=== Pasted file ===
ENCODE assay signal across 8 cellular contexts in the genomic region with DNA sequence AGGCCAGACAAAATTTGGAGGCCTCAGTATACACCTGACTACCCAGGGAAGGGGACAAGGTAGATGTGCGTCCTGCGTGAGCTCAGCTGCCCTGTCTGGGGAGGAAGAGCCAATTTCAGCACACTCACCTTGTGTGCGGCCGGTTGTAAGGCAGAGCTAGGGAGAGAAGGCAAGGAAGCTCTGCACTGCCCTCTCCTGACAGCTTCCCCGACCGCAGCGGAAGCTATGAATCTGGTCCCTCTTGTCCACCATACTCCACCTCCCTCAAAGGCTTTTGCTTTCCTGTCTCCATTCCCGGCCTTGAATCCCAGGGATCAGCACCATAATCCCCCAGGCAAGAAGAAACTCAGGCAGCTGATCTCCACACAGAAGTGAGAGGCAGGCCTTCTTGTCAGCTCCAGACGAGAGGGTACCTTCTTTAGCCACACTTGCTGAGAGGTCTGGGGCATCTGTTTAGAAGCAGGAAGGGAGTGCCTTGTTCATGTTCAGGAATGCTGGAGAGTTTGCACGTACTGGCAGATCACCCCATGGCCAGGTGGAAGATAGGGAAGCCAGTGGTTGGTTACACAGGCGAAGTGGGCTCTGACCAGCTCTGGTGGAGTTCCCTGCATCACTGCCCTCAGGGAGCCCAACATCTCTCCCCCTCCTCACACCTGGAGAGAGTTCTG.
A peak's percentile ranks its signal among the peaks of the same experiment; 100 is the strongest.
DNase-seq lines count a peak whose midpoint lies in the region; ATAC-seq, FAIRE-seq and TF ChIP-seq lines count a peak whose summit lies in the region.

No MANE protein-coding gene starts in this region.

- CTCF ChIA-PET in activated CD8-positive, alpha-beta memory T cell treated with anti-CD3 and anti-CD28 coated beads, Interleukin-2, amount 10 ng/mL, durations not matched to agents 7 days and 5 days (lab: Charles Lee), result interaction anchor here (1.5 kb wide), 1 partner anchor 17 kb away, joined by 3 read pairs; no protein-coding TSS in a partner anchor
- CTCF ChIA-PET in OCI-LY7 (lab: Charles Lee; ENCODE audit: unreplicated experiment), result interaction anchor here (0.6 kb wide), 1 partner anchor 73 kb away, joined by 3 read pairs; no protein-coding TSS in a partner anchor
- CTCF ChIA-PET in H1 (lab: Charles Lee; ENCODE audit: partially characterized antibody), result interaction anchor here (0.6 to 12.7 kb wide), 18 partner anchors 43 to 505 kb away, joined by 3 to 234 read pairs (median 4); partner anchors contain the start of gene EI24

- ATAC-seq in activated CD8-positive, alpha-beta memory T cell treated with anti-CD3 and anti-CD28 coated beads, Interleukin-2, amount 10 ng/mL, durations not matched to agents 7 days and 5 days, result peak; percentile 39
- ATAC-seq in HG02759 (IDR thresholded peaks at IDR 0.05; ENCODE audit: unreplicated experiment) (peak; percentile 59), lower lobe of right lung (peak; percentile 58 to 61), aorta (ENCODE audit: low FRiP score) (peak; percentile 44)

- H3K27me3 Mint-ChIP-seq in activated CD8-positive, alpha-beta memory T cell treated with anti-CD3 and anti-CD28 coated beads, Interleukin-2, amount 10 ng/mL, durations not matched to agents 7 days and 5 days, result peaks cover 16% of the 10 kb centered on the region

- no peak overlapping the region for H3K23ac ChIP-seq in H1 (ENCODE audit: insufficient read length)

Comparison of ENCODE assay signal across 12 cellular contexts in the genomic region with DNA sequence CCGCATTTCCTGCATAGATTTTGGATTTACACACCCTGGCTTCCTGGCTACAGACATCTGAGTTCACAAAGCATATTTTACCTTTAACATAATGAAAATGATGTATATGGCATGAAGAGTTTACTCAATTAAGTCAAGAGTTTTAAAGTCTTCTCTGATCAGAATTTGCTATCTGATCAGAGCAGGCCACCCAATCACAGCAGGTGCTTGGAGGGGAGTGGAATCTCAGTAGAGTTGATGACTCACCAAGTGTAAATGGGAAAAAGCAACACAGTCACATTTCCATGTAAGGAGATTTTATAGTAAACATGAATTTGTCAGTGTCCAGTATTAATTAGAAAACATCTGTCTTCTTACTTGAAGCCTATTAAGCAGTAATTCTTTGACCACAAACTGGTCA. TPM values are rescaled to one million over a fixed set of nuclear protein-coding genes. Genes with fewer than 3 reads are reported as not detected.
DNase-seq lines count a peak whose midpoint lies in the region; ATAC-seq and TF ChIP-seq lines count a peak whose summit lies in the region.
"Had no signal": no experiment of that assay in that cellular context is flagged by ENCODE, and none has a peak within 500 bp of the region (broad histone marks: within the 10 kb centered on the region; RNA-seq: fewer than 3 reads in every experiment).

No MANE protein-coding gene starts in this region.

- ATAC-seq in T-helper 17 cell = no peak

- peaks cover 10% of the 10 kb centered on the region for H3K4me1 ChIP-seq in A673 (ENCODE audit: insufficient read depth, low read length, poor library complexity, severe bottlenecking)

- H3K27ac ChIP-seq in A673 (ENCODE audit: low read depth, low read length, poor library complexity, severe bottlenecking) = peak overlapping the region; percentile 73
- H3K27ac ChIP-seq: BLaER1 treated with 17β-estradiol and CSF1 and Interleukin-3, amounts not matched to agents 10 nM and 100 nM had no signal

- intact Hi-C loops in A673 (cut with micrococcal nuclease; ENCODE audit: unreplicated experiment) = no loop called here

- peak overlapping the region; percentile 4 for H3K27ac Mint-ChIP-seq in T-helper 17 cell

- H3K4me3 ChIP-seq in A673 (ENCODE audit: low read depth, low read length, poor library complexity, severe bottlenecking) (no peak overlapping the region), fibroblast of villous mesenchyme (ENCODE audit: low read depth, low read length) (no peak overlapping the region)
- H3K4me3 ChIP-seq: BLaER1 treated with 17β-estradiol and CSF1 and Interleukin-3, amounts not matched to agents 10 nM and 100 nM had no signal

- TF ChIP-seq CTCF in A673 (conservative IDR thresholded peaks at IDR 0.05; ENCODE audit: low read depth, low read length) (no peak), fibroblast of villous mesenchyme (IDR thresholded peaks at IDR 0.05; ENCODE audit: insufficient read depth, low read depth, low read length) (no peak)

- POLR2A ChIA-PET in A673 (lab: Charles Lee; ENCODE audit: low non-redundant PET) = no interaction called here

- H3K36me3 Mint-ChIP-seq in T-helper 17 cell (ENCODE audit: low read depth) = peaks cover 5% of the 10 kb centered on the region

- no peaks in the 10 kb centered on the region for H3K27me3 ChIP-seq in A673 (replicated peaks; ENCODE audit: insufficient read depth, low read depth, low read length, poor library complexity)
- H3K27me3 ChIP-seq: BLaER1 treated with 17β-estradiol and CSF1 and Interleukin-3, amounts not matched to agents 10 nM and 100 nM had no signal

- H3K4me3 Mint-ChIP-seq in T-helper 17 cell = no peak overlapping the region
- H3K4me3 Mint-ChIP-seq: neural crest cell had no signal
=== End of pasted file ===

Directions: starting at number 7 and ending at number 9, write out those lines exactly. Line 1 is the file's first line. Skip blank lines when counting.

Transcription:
- CTCF ChIA-PET in H1 (lab: Charles Lee; ENCODE audit: partially characterized antibody), result interaction anchor here (0.6 to 12.7 kb wide), 18 partner anchors 43 to 505 kb away, joined by 3 to 234 read pairs (median 4); partner anchors contain the start of gene EI24

- ATAC-seq in activated CD8-positive, alpha-beta memory T cell treated with anti-CD3 and anti-CD28 coated beads, Interleukin-2, amount 10 ng/mL, durations not matched to agents 7 days and 5 days, result peak; percentile 39
- ATAC-seq in HG02759 (IDR thresholded peaks at IDR 0.05; ENCODE audit: unreplicated experiment) (peak; percentile 59), lower lobe of right lung (peak; percentile 58 to 61), aorta (ENCODE audit: low FRiP score) (peak; percentile 44)